Posts by tmcclosky

Pay a Higher Deductible or a Higher Premium?

May 11, 2018 Posted by health insurance 0 thoughts on “Pay a Higher Deductible or a Higher Premium?”

It’s the ultimate insurance debate: pay a higher deductible or higher premium? With many employers looking for ways to cut costs, the question to increase your monthly health insurance premiums or to pay a higher deductible is a concern you may be facing sooner rather than later.

First, let’s clarify the difference between a premium and a deductible.

  • A premium is the amount of money charged by your insurance company for the plan you’ve chosen. It is usually paid on a monthly basis, but can be billed a number of ways. You must pay your premium to keep your coverage active, regardless of whether you use it or not.
  • A deductible is a set amount you have to pay every year toward your medical bills before your insurance company starts paying. It varies by plan and some plans don’t have a deductible.

In 2017, more employers than ever included a high-deductible option on their 2017 menu of health plan offerings. An August survey of 600 U.S. companies by benefits consultancy Willis Towers Watson found that by 2018, nearly half will offer these plans exclusively. In 2006, high-deductible plans covered just 3 percent of workers. Fast-forward to 2016, and that figure was 29 percent, benefits consultancy Mercer found.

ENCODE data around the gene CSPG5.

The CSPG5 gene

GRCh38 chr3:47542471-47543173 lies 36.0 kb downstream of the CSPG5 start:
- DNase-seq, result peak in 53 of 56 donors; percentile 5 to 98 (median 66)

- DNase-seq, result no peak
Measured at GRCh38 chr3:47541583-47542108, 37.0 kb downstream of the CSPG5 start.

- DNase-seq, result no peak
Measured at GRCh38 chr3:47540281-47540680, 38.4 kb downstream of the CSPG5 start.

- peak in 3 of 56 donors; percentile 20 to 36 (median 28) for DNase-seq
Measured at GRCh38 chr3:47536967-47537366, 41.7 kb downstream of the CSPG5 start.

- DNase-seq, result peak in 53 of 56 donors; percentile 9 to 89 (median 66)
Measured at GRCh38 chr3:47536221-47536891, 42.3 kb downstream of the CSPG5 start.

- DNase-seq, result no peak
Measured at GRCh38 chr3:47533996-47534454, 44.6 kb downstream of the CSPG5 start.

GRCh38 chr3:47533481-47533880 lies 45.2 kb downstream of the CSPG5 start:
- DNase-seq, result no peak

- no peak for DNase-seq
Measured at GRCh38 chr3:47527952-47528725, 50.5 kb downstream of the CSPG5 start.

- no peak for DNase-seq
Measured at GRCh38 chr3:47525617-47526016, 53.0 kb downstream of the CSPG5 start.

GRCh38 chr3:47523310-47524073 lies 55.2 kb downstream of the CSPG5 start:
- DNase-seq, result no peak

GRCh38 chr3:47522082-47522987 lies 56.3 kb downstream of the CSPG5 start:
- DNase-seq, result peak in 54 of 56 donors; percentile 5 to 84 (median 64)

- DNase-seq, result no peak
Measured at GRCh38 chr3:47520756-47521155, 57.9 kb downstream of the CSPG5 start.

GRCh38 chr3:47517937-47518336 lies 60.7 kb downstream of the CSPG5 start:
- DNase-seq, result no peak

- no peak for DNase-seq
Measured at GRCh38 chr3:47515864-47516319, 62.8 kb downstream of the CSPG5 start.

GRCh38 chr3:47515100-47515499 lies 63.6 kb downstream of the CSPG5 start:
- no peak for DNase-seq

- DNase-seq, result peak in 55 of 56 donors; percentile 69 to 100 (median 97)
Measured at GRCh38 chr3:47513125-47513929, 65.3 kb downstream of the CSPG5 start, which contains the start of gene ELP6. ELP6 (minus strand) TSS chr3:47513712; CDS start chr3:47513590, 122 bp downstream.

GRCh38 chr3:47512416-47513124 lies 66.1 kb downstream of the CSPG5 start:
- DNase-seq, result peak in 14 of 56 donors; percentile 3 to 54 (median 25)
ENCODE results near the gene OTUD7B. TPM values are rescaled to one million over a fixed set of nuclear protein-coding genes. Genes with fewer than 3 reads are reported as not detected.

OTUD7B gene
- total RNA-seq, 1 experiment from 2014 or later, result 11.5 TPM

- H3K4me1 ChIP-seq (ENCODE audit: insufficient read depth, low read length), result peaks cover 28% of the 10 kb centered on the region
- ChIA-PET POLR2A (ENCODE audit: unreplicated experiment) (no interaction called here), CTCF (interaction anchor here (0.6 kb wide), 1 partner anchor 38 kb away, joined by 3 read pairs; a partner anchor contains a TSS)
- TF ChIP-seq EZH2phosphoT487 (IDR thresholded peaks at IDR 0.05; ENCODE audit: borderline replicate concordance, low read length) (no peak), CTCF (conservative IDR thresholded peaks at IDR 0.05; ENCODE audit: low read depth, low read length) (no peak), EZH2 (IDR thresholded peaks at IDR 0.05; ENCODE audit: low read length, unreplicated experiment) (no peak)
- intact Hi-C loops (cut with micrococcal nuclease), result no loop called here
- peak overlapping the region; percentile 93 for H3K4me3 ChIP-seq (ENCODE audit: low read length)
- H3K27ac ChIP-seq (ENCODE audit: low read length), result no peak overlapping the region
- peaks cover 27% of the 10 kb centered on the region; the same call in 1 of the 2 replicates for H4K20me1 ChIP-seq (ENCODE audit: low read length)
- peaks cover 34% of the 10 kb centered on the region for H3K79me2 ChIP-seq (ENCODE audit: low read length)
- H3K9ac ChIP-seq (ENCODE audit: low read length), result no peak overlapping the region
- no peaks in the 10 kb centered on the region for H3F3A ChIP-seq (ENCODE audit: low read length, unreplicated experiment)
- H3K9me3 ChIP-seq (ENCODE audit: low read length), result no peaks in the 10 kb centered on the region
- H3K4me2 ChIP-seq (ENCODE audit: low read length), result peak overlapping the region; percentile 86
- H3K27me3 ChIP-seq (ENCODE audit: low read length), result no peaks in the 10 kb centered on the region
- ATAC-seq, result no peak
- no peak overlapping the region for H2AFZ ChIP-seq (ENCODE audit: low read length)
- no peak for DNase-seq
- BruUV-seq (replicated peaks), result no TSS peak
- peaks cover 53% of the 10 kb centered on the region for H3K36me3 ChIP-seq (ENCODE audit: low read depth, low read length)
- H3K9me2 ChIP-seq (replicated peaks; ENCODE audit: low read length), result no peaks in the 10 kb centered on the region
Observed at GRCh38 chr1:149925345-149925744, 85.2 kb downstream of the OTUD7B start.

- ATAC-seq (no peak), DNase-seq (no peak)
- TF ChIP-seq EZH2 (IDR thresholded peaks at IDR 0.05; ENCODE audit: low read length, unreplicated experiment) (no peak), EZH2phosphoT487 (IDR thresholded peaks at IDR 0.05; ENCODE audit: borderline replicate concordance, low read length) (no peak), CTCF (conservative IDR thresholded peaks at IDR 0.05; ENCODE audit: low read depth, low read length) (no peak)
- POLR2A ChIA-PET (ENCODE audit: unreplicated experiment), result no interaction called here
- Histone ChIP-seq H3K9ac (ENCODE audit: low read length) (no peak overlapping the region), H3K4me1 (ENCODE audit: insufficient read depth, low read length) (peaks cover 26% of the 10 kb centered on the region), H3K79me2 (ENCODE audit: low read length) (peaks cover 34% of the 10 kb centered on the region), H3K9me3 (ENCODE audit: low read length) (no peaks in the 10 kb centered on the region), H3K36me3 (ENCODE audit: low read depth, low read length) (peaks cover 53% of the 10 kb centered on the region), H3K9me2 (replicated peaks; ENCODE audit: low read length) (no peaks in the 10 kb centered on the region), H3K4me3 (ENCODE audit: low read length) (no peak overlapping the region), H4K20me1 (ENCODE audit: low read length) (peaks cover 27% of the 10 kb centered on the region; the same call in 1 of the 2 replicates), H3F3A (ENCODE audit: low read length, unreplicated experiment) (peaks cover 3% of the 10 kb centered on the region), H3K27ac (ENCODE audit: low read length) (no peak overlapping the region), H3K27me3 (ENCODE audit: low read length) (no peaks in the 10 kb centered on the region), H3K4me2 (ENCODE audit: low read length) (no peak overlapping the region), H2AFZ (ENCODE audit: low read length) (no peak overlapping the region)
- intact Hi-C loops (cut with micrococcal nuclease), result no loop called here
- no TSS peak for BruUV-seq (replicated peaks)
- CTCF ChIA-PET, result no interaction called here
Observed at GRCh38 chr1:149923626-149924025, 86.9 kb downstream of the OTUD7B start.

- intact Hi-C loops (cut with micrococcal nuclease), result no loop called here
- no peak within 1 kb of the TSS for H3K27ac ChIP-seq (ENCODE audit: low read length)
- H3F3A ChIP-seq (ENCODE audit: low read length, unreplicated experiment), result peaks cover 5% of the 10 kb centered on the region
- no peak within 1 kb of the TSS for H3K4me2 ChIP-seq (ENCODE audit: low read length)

High Deductible Health Plans (HDHPs): Pros and Cons

HDHPs work differently than traditional POS (Point of Service) or PPO (Preferred Provider Organization) plans in that all healthcare expenses are paid out-of-pocket until the deductible is met. The concern with high deductibles is that it causes patients to not seek medical treatment because they fear the expense. Ultimately, this causes more extensive issues later on, such as those relating to diabetes, hypertension, depression, even cancer.

HDHP Pros:

  • Premiums are typically lower than with POS or PPO plans
  • Networks are not necessarily narrowed, as with HMOs
  • People who rarely use their health benefits may save money
  • If you are not on expensive medications, your monthly bills may be lower
  • Out-of-pocket expenses are not the market rate, but the negotiated rate between the healthcare provider and insurance company
  • Policyholders can open a health savings account (HSA), which never “expires,” to help cover out-of-pocket expenses

HDHP Cons:

  • People managing chronic illnesses find that their out-of-pocket expenses are high
  • Prescriptions, office visits, and diagnostic tests are completely out-of-pocket until you reach your deductible
  • If you need surgery, you will need to hit your deductible before the insurance company will pay anything